The ‘Break Enter and Die’ Syndrome May Involve Significant Injury to Major Neck Vessels

Authors

  • Roger W. Byard M.D.

    1. Discipline of Pathology, Level 3 Medical School North Building, The University of Adelaide, Frome Road, Adelaide 5005, Australia.
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Additional information and reprint requests:
Roger W. Byard, M.D.
Professor
Discipline of Pathology
Level 3 Medical School North Building
The University of Adelaide, Frome Road
Adelaide 5005
Australia
E-mail: roger.byard@sa.gov.au

Abstract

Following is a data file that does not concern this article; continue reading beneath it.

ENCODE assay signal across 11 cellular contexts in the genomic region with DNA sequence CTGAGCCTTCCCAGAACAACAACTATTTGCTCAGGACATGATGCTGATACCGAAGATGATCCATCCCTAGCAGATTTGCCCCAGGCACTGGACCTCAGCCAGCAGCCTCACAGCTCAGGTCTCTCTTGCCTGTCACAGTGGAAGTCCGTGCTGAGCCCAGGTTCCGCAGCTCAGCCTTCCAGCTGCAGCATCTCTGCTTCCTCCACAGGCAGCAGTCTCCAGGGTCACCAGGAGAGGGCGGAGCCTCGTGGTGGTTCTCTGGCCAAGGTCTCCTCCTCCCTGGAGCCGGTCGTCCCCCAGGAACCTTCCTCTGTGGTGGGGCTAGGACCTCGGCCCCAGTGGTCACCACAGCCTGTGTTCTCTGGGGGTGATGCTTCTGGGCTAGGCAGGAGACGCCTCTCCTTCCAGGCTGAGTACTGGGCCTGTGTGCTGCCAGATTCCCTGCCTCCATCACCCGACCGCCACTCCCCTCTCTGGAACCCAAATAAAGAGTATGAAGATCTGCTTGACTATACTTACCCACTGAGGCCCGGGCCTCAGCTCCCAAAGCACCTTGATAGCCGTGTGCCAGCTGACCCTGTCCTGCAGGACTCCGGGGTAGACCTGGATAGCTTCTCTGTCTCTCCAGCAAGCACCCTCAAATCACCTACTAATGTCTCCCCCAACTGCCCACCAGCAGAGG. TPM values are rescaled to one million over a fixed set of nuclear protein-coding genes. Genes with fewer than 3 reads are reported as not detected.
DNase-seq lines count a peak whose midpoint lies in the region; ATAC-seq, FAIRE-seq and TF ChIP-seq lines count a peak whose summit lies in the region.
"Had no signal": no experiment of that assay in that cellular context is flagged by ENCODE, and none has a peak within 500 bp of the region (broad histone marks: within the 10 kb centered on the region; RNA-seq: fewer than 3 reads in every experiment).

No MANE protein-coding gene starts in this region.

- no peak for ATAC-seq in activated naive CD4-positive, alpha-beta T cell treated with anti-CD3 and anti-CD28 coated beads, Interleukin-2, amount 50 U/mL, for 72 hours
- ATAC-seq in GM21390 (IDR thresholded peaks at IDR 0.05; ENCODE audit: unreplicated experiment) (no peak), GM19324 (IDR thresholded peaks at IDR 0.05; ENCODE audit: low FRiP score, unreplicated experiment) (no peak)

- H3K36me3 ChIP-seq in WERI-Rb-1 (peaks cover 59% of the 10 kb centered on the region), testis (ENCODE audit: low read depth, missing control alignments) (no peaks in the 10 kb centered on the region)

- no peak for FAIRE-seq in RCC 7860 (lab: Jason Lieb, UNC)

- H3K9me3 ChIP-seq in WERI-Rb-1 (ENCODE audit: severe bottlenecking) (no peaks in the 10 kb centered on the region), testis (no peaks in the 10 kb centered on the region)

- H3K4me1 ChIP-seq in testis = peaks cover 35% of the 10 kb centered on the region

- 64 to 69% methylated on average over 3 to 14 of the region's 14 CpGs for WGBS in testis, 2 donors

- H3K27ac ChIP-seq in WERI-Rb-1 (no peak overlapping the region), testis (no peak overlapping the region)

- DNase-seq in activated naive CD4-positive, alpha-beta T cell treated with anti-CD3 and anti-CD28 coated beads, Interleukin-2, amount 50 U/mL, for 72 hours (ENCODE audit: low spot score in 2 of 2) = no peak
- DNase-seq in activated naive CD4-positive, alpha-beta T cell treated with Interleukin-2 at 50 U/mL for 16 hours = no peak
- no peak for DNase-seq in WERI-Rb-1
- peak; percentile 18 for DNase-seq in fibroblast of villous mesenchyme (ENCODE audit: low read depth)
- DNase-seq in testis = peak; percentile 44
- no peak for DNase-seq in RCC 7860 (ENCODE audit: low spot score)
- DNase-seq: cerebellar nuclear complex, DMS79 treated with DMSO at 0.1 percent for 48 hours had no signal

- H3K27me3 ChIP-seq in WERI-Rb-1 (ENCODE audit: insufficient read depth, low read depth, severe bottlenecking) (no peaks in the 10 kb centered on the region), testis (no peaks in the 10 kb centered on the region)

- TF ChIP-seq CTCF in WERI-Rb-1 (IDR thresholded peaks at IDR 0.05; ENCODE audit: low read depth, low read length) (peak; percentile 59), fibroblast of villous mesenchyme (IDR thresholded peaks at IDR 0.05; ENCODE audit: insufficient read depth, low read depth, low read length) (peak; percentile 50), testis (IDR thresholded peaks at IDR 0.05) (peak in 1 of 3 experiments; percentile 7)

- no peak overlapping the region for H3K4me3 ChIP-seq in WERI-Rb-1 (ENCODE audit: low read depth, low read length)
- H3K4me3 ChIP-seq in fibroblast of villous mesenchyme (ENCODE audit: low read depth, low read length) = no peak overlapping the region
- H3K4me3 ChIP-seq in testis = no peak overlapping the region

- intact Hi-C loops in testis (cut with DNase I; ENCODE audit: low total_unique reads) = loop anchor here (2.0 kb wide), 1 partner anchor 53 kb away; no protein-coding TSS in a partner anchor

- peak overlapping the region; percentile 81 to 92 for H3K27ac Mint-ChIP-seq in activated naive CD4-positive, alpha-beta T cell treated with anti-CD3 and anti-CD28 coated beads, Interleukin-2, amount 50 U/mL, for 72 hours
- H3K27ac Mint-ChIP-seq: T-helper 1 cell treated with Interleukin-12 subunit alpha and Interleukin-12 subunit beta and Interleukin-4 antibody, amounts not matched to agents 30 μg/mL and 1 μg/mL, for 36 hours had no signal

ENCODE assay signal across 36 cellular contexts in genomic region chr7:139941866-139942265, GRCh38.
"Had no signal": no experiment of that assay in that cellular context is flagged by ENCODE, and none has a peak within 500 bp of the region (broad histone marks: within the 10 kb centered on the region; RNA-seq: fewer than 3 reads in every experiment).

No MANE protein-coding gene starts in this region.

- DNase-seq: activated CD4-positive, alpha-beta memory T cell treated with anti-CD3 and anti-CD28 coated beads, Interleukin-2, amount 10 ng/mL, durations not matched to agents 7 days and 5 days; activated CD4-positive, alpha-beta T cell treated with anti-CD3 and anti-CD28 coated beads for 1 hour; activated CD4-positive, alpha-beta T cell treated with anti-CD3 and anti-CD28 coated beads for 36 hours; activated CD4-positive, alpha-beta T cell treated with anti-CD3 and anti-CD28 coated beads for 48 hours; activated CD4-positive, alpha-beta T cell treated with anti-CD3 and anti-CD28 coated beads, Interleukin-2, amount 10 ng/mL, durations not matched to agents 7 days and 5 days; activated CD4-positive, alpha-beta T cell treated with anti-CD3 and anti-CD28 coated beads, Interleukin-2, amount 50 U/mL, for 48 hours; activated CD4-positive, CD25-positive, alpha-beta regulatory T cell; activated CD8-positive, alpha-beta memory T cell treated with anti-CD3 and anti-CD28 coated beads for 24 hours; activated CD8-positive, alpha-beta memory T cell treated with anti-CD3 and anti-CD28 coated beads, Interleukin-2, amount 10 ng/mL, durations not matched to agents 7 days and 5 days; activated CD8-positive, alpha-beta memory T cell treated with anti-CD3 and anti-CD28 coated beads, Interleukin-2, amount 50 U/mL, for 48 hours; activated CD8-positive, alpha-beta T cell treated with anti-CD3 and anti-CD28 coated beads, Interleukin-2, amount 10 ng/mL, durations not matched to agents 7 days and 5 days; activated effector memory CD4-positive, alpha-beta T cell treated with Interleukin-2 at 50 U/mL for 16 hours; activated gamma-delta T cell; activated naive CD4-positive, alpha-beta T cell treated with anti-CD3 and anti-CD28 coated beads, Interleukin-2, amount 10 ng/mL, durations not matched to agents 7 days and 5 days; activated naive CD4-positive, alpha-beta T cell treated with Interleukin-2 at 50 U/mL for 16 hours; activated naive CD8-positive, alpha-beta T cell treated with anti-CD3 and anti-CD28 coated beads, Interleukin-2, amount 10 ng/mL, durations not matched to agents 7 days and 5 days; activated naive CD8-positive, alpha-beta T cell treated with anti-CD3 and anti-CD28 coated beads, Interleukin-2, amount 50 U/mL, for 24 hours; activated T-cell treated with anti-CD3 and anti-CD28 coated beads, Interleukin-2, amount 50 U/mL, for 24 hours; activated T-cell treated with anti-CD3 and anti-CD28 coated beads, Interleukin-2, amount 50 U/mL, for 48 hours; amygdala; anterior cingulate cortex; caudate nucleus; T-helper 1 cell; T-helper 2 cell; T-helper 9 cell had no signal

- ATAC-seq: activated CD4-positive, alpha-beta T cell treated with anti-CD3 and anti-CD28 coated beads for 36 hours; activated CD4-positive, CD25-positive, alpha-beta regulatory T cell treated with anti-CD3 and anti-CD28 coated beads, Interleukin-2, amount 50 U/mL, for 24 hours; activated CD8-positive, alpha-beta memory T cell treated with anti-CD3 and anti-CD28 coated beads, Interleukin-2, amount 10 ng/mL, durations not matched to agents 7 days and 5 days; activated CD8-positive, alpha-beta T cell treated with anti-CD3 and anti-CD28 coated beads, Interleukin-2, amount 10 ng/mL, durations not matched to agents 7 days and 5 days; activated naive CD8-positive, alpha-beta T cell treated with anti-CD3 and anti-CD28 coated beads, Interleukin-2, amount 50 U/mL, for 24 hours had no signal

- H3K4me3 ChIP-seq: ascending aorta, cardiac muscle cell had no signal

Abstract:  Death from incised wounds of major vessels may occur during illegal entry of premises. Wounds are often relatively unimpressive having been caused by thin shards of glass. Alcohol and/or drugs have often been taken that have impaired coordination and contributed to a failure to take appropriate action. A 37-year-old man slipped and fell while attempting to enter a house through a window that he had just broken. He was found dead surrounded by a large amount of blood. At autopsy, a single horizontal, deeply incised wound of the anterior neck was present with transection of the internal jugular veins bilaterally and the right common carotid artery. Toxicological studies were negative for alcohol and common drugs. Death was due to exsanguination and air embolism. This case demonstrates that the injuries sustained during such activities may be quite extensive and involve major neck vessels. Alcohol and drug intoxication are not necessarily involved.

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